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PPAR Research
Volume 2010 (2010), Article ID 794739, 23 pages
http://dx.doi.org/10.1155/2010/794739
Research Article

Gene Expression Profiling in Wild-Type and PPAR 𝛼 -Null Mice Exposed to Perfluorooctane Sulfonate Reveals PPAR 𝛼 -Independent Effects

1Integrated Systems Toxicology Division, Office of Research and Development, National Health and Environmental Effects Research Laboratory, U.S. Environmental Protection Agency, MD 72, Research Triangle Park, NC 27711, USA
2Biostatistics and Bioinformatics Team, Office of Research and Development, National Health and Environmental Effects Research Laboratory, U.S. Environmental Protection Agency, MD 72, Research Triangle Park, NC 27711, USA
3Analytical Chemistry Team, Office of Research and Development, National Health and Environmental Effects Research Laboratory, U.S. Environmental Protection Agency, MD 72, Research Triangle Park, NC 27711, USA
4Toxicology Assessment Division, Office of Research and Development, National Health and Environmental Effects Research Laboratory, U.S. Environmental Protection Agency, MD 72, Research Triangle Park, NC 27711, USA

Received 27 April 2010; Accepted 13 July 2010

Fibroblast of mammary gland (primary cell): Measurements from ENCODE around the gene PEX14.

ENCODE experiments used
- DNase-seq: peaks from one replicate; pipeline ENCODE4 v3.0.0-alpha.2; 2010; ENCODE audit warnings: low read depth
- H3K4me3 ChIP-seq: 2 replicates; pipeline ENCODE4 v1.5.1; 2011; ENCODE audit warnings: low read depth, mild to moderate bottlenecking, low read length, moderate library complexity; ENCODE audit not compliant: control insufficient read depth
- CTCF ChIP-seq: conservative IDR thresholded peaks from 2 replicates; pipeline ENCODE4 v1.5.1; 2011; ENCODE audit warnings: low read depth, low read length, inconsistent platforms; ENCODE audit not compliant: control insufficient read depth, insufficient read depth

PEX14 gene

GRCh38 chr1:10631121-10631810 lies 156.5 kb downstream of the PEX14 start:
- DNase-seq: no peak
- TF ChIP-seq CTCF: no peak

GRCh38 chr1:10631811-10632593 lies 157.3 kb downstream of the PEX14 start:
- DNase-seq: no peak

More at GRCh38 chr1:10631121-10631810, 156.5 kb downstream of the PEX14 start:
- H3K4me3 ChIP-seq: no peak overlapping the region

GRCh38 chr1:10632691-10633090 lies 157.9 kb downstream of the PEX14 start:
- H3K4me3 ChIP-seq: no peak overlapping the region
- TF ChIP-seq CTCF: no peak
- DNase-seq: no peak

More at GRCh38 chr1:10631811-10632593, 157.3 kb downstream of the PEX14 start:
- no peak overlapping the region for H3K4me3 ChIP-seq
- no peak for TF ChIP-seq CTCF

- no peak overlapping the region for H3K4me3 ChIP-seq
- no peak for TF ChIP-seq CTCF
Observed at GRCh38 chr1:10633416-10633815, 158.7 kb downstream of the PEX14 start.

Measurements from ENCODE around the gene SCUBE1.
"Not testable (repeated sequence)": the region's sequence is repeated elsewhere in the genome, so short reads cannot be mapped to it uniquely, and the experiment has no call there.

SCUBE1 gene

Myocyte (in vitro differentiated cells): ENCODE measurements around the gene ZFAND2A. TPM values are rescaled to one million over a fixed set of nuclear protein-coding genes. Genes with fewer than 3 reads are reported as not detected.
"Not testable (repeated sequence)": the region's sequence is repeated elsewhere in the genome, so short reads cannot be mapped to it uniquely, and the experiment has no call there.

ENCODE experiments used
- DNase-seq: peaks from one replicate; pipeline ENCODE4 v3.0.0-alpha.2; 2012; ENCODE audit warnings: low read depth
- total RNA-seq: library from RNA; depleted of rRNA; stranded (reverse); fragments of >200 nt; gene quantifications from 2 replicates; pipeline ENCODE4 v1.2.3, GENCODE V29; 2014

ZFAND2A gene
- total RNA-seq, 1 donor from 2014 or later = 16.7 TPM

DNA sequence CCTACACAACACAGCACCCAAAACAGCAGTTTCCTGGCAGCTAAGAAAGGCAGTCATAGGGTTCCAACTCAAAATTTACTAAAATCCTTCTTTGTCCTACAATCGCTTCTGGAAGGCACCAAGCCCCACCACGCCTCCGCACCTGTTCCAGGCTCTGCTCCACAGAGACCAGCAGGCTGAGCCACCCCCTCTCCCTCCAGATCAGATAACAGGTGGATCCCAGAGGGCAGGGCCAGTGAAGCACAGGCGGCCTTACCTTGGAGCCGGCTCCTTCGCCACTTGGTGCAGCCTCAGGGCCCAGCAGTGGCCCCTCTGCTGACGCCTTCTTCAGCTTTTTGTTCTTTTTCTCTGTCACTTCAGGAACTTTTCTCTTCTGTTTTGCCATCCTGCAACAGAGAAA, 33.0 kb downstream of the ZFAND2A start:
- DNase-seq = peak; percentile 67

Academic Editor: Michael Cunningham

Copyright © 2010 Mitchell B. Rosen et al. This is an open access article distributed under the Creative Commons Attribution License, which permits unrestricted use, distribution, and reproduction in any medium, provided the original work is properly cited.

Abstract

Perfluorooctane sulfonate (PFOS) is a perfluoroalkyl acid (PFAA) and a persistent environmental contaminant found in the tissues of humans and wildlife. Although blood levels of PFOS have begun to decline, health concerns remain because of the long half-life of PFOS in humans. Like other PFAAs, such as, perfluorooctanoic acid (PFOA), PFOS is an activator of peroxisome proliferator-activated receptor-alpha (PPAR 𝛼 ) and exhibits hepatocarcinogenic potential in rodents. PFOS is also a developmental toxicant in rodents where, unlike PFOA, its mode of action is independent of PPAR 𝛼 . Wild-type (WT) and PPAR 𝛼 -null (Null) mice were dosed with 0, 3, or 10 mg/kg/day PFOS for 7 days. Animals were euthanized, livers weighed, and liver samples collected for histology and preparation of total RNA. Gene profiling was conducted using Affymetrix 430_2 microarrays. In WT mice, PFOS induced changes that were characteristic of PPAR 𝛼 transactivation including regulation of genes associated with lipid metabolism, peroxisome biogenesis, proteasome activation, and inflammation. PPAR 𝛼 -independent changes were indicated in both WT and Null mice by altered expression of genes related to lipid metabolism, inflammation, and xenobiotic metabolism. Such results are similar to studies done with PFOA and are consistent with modest activation of the constitutive androstane receptor (CAR), and possibly PPAR 𝛾 and/or PPAR 𝛽 / 𝛿 . Unique treatment-related effects were also found in Null mice including altered expression of genes associated with ribosome biogenesis, oxidative phosphorylation, and cholesterol biosynthesis. Of interest was up-regulation of Cyp7a1, a gene which is under the control of various transcription regulators. Hence, in addition to its ability to modestly activate PPAR 𝛼 , PFOS induces a variety of PPAR 𝛼 -independent effects as well.